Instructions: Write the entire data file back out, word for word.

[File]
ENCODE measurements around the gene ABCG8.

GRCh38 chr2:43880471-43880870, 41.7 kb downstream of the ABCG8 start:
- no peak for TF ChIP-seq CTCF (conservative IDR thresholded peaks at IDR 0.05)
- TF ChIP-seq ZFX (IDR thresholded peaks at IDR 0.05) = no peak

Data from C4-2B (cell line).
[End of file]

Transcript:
ENCODE measurements around the gene ABCG8.

GRCh38 chr2:43880471-43880870, 41.7 kb downstream of the ABCG8 start:
- no peak for TF ChIP-seq CTCF (conservative IDR thresholded peaks at IDR 0.05)
- TF ChIP-seq ZFX (IDR thresholded peaks at IDR 0.05) = no peak

Data from C4-2B (cell line).